The Institute will group Marlboro students into a class of eight to 10 students with a professor in their senior year. These classes would function similarly to the 400-level honors classes at Marlboro College in which students have one-on-one time with teachers to discuss their “Plan,” which is a project that seniors must complete to graduate from Marlboro. It is often focused on what students want to do after graduation and is the basis for their junior and senior year curriculum, Marlboro student Hunter Corbett told The Beacon.

The registrars at both institutions are referring to each student’s degree audits to ensure that it is possible for Marlboro students to complete their programs at Emerson. Ansell told The Beacon that Marlboro administrators are working closely with each individual to see if other institutions, possibly those Marlboro College have transfer agreements with, may be the most beneficial choice for incoming students.

“There are a few [cases] where the focus of their study makes it more challenging,” Ansell said. “It is not known whether their faculty sponsors from Marlboro are coming to support their completion of plan, and maybe we don’t have the depth of course offerings in that area.”

Working groups at both colleges were created in order to focus on curricular issues that the colleges need to resolve in order to maintain the alliance. In a Town Meeting held on Nov. 14, Marlboro President Kevin Quigley said the working groups from Marlboro will include three representatives from the college’s community—one faculty member, one student representative, and one staff member. The groups also includes a representative from the town of Marlboro and someone from the alumni council. The groups will be co-chaired by a current trustee and the vice president of the board.

“[The working group] is really designed to be a very representative group for the voices and ideas of every stakeholder group,” Quigley said in a previous Beacon interview.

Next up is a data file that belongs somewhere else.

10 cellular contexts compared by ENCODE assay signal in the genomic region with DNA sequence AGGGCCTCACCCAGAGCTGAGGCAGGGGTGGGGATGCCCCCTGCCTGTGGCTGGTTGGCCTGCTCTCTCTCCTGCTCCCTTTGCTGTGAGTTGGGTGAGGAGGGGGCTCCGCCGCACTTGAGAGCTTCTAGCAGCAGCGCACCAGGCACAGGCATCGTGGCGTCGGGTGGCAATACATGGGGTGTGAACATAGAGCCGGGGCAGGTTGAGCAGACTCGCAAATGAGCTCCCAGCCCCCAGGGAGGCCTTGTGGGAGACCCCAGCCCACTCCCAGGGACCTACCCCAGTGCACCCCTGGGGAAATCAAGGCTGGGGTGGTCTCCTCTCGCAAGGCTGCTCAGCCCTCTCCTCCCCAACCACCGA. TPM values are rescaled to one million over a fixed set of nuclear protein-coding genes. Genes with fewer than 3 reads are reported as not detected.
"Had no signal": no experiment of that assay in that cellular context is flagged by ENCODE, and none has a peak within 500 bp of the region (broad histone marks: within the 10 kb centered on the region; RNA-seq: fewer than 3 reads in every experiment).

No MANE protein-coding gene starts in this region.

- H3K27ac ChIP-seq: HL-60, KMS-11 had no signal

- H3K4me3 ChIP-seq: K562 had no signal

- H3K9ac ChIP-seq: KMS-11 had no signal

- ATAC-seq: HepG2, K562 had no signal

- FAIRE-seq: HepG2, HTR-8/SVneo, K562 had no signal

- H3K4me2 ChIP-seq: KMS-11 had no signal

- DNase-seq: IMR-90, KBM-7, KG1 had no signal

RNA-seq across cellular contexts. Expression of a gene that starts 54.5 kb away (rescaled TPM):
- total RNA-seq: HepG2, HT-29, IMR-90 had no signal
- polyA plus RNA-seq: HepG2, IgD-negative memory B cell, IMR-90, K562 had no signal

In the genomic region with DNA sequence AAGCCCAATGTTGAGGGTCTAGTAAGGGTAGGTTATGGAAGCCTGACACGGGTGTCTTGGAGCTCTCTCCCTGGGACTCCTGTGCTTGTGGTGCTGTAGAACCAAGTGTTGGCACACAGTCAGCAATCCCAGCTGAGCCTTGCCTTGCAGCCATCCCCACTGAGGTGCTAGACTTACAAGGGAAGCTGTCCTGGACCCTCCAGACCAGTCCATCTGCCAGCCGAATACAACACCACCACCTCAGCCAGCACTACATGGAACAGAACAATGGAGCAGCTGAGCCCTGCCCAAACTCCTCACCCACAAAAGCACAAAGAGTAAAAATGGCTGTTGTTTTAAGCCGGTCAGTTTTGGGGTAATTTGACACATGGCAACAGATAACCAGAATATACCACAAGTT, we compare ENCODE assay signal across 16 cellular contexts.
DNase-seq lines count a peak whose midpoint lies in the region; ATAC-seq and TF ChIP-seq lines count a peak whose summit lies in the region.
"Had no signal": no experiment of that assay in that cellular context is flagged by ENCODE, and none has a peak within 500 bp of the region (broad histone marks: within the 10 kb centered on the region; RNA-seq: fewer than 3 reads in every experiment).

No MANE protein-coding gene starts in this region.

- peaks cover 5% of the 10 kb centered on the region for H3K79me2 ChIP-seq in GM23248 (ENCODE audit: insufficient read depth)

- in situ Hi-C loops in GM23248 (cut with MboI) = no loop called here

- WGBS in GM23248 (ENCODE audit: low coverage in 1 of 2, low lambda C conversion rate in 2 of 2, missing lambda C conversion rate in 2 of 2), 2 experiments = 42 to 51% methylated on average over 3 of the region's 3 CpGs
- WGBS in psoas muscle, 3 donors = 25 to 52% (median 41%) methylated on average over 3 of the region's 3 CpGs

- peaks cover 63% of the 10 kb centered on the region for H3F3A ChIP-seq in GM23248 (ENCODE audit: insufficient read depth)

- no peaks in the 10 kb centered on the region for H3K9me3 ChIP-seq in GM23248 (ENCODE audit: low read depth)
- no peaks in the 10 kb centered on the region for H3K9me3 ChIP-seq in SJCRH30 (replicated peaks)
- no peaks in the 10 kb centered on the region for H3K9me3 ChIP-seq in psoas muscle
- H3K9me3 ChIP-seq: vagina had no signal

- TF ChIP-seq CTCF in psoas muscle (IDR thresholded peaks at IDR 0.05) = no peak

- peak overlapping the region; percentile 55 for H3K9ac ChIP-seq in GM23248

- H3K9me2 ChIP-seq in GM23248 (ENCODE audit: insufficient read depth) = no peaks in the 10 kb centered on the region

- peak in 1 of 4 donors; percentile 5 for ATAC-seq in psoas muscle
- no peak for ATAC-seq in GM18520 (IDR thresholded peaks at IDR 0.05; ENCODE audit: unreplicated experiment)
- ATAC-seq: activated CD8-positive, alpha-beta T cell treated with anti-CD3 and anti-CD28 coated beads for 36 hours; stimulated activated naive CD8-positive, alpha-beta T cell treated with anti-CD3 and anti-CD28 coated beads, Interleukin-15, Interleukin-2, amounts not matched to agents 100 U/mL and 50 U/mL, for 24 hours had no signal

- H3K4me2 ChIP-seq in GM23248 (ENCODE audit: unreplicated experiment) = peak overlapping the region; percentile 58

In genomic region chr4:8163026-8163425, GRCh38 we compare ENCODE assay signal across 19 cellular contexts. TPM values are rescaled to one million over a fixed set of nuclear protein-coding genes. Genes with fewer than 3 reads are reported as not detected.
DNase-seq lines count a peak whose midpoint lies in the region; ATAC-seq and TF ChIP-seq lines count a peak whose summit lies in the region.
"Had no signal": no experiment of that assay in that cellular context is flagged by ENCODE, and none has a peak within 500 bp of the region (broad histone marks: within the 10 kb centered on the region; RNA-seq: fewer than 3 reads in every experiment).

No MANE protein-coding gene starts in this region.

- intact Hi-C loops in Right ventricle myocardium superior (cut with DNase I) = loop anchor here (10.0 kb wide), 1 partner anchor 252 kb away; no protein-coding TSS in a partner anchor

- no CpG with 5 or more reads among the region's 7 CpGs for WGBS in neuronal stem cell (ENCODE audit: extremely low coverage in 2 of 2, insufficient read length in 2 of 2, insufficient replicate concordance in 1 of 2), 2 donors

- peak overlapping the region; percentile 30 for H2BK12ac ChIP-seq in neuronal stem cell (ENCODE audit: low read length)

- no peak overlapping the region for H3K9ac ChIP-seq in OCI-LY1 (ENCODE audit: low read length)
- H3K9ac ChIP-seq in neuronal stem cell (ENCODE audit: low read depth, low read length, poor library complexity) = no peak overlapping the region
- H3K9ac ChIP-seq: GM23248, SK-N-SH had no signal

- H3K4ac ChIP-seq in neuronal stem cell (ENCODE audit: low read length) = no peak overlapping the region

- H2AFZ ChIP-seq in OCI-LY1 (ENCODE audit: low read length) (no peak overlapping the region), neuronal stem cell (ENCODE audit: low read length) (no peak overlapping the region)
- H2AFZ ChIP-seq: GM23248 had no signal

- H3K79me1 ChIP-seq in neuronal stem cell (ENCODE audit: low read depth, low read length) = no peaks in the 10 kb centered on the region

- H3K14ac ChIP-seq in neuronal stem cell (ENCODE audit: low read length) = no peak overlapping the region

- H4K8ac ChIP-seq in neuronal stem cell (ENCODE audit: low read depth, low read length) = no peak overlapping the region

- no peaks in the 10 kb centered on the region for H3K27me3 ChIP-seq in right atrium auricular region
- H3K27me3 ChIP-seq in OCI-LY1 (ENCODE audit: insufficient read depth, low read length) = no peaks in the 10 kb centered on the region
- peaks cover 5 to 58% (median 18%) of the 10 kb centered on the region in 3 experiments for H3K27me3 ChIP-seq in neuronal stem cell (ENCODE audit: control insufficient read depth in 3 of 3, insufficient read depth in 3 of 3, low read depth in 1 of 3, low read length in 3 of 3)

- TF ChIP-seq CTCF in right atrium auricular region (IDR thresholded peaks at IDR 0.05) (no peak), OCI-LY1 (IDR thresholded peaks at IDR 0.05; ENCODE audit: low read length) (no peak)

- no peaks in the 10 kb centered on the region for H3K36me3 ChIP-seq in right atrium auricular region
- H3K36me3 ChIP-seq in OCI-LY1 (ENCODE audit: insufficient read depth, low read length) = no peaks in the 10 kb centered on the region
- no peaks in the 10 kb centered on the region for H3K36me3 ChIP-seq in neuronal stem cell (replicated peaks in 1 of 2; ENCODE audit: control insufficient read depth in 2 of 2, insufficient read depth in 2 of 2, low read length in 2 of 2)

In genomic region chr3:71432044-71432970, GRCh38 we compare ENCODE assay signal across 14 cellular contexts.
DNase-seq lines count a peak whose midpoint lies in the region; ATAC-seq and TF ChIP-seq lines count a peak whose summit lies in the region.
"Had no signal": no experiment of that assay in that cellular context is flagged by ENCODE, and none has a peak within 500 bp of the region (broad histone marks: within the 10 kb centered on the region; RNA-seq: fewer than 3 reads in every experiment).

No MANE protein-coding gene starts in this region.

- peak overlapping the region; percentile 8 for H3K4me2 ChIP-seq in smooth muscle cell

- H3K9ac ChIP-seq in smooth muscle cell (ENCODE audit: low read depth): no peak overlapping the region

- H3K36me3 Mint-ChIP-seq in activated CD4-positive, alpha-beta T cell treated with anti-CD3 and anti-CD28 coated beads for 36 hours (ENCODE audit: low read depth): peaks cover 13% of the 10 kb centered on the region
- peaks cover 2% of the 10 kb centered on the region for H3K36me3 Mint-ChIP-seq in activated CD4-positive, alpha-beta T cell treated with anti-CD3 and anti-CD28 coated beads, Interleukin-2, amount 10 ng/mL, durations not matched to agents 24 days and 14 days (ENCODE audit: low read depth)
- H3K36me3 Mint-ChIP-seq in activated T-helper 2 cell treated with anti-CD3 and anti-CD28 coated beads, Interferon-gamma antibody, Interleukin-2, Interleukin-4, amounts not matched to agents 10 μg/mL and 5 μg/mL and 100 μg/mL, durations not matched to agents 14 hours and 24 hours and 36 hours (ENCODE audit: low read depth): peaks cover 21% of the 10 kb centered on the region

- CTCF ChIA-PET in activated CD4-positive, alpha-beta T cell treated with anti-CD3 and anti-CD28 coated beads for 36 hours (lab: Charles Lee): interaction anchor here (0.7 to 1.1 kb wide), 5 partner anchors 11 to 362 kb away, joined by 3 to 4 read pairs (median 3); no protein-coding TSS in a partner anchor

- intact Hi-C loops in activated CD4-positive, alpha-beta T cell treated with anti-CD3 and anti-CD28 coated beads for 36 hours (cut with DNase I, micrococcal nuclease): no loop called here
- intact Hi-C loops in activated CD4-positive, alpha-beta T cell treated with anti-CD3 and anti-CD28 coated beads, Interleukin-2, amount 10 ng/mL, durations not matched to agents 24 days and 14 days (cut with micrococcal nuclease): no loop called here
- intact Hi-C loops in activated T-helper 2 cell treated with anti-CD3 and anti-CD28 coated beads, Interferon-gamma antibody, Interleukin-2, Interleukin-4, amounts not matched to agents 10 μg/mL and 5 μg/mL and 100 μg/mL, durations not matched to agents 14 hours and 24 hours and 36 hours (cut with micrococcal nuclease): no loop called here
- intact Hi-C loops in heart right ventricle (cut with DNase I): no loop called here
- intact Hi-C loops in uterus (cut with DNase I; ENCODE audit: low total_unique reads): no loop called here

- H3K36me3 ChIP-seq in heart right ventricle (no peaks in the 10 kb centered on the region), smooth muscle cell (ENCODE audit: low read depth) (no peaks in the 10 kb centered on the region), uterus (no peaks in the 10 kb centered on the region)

Since December, the working groups have conducted two in-person joint meetings, allowing interactions to occur on both campuses, Vashlishan Murray said. At the beginning of the semester, the groups started having weekly virtual meetings to collaborate on the framework for the new IDIP curriculum.

“Marlboro College is an equal partner in the conversations that are happening,” Vashlishan Murray said. “We’re trying to do two things here: both accommodate Marlboro students to find out if we have what they need at Emerson to allow them to matriculate, but also to create something that’s enduring, that is distinct from what Marlboro has offered in the past and that is true to Emerson.”

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About the Contributor
Carlee Bronkema
Carlee Bronkema, Staff Reporter
Carlee Bronkema is a Grand Rapids, Michigan native who moved to Boston to study journalism at Emerson. She is a junior who plans on pursuing a career in broadcast journalism. Carlee is a staff news writer and reports on a wide variety of campus stories. When she isn't writing or attending classes, you can find Carlee walking dogs in the Common. Email: [email protected]